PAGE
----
By Ameer Ali –
Over the last two years, and since that Easter Sunday infamy of April 2019, ultra-nationalist politicians and their apparatchiks, the Secretary General of Bodu Bala Sena, and certain sections of the Sangha had joined forces to demand the closure of all madrasas in the country. Just to please these agitators, the Yahapalana regime decided to register all madrasas with the government, which did not satisfy this mob. The Nandasena Gotabaya Rajapaksa (NGR) regime, which is facing crises on multiple fronts, politically, economically, in public health and foreign relations, has now embarked on a crusade against madrasas. Accordingly, the Minister of Public Security, Admiral (retired) Sarath Weerasekera (SW), either on the order of President NGR or in consultation with him, has decided to close down around 1000 elementary Quranic Schools and bring the rest under some form of government control, the details of which are not clear yet. This announcement was a follow up to an earlier one that banned imports of books on Islam authored by Muslim intellectuals and writers whom the regime considers extremists. Incidentally, even copies of the Quran have been confiscated by the police for scrutinizing their content. What is the real objective or the agenda behind this crusade? It is a question that worries not only Muslims but also others who are alarmed at the emerging symptoms of totalitarianism in Sri Lanka.
The main argument behind the crusade seems to be that madrasas are teaching Islamic fundamentalism, which produced and will produce, if allowed to exist, Muslim extremists like Zahran Hashim and his ilk. Taking that argument on its face value, did the spread of Che Guevara’s revolutionary extremism in university campuses in the 1970s lead to the closure of all universities? Similarly, did the spread of LTTE’s separatist ideology in many Tamil schools in 1990s convince the government to close such schools? The killings and destruction caused by Wijeweera’s JVP and Prabakaran’s LTTE were, quantitatively and qualitatively, of far greater scale than what Zahran and his murderers accomplished in 2019. Why then did madrasas become the collateral for the Easter massacre? Is it to deflect the criticism by Christian leaders like Cardinal Malcolm Ranjit, who is accusing the government for not catching the “boss”, who masterminded that macabre act? Or is it one more step to demonize the Muslim community, and part of a sinister agenda to de-Islamize Muslims in the name of de-radicalization? Is there an input from China, which is already de-Islamizing its Muslims in Xinxiang? Or is the regime repeating what Stalin tried to do with Muslims in the former Soviet? Or is this a delayed response to BBS Secretary Ven. Gnanasara’s failed appeal to the previous regime to place the Muslims under their care for “molding”? Whatever it is, this crusade will certainly add more to the mounting criticisms against this regime internationally.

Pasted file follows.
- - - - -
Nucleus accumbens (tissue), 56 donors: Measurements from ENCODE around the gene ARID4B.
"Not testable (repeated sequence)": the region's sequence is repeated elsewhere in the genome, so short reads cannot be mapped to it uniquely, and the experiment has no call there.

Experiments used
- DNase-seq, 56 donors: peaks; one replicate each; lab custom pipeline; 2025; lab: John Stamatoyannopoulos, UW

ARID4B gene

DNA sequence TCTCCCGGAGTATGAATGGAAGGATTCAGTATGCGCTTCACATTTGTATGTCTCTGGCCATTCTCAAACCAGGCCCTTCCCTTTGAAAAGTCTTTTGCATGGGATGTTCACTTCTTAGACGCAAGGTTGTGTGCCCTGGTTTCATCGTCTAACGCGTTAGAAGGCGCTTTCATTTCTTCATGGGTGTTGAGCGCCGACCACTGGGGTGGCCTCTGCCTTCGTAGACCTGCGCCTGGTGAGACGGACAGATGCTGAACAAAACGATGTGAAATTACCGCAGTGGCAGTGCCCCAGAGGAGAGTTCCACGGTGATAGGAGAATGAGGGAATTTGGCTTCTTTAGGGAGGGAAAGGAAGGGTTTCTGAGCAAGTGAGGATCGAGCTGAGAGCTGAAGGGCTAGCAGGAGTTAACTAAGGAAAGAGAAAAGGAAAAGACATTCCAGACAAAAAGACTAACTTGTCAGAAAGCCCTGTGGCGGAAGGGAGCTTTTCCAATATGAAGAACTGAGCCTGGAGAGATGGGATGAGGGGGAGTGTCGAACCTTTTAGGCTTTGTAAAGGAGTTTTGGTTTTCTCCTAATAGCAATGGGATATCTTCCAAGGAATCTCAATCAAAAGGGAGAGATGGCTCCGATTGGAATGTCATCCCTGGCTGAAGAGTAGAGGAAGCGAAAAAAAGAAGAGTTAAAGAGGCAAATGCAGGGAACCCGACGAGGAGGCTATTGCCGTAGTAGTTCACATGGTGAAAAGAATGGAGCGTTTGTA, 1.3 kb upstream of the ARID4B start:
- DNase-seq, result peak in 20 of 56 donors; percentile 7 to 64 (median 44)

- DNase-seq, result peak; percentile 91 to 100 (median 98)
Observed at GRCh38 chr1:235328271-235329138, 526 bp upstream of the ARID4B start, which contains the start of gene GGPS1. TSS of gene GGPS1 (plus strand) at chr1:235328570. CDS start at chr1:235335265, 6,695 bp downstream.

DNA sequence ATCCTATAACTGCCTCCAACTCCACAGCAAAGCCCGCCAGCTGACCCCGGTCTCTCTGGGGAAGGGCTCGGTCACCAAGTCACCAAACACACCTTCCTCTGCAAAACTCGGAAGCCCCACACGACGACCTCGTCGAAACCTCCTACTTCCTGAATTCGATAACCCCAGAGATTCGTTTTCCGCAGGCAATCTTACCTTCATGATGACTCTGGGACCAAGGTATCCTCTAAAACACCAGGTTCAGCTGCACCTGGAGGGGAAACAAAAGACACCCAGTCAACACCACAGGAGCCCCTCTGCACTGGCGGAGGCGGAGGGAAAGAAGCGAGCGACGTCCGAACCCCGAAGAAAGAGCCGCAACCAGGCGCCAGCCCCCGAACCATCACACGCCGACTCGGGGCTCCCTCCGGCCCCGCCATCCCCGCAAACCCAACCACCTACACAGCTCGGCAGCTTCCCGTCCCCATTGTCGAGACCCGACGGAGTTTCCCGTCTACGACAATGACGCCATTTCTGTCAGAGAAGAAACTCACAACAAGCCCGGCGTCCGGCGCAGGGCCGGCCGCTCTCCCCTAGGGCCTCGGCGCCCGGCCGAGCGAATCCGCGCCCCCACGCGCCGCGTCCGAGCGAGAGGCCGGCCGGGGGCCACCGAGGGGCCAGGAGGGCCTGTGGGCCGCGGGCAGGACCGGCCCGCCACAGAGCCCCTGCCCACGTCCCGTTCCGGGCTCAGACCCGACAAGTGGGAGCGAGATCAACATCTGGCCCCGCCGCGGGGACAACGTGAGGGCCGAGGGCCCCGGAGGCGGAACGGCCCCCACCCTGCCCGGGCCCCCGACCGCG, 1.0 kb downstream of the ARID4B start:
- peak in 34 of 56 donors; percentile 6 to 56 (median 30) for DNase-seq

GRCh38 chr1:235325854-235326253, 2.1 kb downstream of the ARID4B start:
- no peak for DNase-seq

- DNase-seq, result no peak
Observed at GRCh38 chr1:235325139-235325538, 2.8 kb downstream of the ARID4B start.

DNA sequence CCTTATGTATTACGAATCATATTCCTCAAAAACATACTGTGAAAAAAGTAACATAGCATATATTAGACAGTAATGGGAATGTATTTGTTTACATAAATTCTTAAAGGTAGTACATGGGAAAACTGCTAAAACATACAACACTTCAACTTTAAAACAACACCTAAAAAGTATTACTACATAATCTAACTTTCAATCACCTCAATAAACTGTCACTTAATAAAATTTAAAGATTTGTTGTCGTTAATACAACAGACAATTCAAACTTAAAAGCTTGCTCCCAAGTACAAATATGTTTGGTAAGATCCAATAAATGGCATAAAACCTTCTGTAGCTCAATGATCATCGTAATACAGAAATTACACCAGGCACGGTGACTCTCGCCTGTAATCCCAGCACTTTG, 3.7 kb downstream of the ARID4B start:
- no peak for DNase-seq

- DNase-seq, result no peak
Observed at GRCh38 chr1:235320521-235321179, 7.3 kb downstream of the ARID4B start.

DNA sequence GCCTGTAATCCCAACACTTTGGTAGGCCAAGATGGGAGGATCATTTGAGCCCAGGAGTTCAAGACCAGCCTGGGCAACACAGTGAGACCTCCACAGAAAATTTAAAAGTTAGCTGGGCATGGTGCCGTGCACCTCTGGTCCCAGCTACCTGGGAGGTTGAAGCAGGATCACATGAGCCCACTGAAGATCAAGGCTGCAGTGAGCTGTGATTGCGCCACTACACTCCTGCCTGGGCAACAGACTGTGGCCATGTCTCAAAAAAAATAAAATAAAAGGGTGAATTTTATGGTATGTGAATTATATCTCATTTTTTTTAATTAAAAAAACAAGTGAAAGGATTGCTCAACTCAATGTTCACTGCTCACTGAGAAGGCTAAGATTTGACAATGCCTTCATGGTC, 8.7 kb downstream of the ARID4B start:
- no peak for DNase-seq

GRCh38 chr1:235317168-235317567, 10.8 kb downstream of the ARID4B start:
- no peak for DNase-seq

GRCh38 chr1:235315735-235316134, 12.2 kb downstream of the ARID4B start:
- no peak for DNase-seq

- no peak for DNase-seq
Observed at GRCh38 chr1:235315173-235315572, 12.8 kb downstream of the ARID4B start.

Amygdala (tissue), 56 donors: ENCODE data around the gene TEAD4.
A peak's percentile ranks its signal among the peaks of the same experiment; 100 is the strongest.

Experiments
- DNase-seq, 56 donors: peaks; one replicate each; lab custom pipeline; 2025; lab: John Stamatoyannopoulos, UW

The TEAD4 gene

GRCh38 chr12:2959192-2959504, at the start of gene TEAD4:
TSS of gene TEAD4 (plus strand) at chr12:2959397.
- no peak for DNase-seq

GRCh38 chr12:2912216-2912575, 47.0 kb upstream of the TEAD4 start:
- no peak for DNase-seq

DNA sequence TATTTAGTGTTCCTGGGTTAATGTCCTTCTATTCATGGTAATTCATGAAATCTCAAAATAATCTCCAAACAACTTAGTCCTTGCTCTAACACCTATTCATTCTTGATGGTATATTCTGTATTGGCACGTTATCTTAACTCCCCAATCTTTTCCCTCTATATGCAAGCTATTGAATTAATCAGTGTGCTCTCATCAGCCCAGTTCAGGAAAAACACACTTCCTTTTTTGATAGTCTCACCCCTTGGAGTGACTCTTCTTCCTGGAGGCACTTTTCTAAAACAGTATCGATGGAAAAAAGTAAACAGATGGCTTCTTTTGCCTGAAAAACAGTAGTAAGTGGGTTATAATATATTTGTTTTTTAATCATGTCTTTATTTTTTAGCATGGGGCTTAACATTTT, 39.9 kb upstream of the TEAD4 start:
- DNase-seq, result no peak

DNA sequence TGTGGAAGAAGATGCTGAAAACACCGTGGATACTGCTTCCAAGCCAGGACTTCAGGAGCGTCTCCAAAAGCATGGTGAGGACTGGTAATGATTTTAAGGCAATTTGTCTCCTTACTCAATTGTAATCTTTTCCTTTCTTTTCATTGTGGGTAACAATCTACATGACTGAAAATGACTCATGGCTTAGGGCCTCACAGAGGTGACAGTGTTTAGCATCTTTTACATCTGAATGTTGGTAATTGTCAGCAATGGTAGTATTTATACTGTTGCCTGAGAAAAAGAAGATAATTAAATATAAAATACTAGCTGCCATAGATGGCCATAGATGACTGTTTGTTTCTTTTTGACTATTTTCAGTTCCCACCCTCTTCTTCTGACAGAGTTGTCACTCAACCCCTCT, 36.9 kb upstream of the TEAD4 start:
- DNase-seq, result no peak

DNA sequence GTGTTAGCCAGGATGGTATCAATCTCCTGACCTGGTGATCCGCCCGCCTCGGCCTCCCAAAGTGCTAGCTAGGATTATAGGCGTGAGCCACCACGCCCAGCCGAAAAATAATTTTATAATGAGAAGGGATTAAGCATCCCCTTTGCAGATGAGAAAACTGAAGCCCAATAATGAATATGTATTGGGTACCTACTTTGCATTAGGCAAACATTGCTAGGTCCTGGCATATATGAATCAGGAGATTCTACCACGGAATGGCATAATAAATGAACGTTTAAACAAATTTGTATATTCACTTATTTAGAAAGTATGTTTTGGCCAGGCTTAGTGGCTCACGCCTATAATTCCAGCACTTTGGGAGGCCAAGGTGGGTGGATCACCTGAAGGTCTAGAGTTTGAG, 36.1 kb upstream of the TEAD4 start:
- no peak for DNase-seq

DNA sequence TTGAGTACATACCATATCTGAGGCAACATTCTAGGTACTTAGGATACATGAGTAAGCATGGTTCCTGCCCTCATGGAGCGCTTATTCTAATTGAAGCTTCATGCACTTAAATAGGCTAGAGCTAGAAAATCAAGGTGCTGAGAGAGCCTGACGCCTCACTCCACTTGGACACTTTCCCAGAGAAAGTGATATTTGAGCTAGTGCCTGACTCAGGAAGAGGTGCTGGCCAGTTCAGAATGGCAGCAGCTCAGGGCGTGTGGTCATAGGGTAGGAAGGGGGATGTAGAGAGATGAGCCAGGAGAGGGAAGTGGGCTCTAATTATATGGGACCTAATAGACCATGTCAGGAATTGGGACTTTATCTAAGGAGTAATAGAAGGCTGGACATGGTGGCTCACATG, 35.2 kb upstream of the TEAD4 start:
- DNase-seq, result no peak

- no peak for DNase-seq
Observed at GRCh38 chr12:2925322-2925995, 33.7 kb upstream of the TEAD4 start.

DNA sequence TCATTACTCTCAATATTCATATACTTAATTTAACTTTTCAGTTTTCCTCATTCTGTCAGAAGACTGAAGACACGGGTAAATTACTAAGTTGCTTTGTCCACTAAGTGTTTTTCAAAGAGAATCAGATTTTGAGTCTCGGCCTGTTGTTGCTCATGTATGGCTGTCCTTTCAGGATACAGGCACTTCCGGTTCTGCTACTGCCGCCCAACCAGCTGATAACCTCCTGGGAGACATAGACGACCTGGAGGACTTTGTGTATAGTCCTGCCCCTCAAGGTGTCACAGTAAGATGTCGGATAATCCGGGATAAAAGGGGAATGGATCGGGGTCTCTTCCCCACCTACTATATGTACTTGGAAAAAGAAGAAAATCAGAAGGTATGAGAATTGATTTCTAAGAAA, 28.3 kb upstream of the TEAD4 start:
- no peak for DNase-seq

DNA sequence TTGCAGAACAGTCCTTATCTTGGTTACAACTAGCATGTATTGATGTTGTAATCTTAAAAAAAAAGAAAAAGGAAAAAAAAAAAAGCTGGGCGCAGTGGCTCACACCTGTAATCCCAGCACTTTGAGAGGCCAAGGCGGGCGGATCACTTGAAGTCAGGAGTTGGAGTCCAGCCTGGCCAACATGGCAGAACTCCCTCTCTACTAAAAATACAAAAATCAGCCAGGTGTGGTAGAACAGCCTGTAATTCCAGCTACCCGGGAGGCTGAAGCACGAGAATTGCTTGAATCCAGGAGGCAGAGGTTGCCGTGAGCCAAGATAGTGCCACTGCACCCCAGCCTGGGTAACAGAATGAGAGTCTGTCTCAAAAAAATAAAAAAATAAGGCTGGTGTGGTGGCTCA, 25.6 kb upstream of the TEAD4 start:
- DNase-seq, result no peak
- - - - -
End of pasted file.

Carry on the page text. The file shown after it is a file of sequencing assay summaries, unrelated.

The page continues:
To begin with, let us make one point clear. There had been calls for reforming and modernizing madrasa education, at least since 1990s. Given the context of today’s rapidly expanding world of knowledge, those reforms are absolutely imperative if religious education among Muslims were to produce piety blended with scientific rationalism. In a sense, it is the failure on the part of those who establish and operate madrasas to modernize and initiate changes to keep pace with a tele-techno-scientific knowledge world that has led to the current situation where a government, without any expert knowledge about madrasa education and the role it plays in the community, and in order to save its own skin for mishandling the investigation of the Easter carnage, has picked in haste and dubbed this historic institution as the mother of Islamic extremism and producer of killers like Zahran. Does SW, who is heading this crusade know one basic truth about Zahran, i.e., he was not the product of any madrasa, but a reject and a truant who dropped out and came under the influence of ISIS, and ended up as a self-promoted backyard imam?
Madrasas and Quranic schools have been in existence in this country for almost 150 years. If their mission was to teach extremism and produce extremists, as SW and his supporters claim, why did it take that many years to produce just one Zahran? Is it not a testimony for the failure of madrasas to produce enough extremists? In short, there is absolutely no case to charge madrasas for what happened in April 2019. They have become the smokescreen for a regime that does not know or does not want to reveal the true identity of the real “boss”, who masterminded the carnage. Having arrested Noufer Moulavi and Hajjul Akbar, both with madrasa educational background, and having declared prematurely by SW that they were the mastermind behind the carnage, it dawned on him that closing down madrasas should be the next logical step.
As the American spiritual author Wayne Dyer (1940-2015) once said, “the highest form of ignorance is when you reject something you don’t know anything about”. This seems to be the truth about the anti-madrasa crusade. The mob behind this crusade neither knows what fundamentalism is, nor the difference between that and extremism. They also don’t seem to have any knowledge about the history and contribution of madrasas to human civilization and the role they played in Muslim life in Sri Lanka. It is time the Muslim community leaders and particularly its intelligentsia take measures to educate these ignoramuses.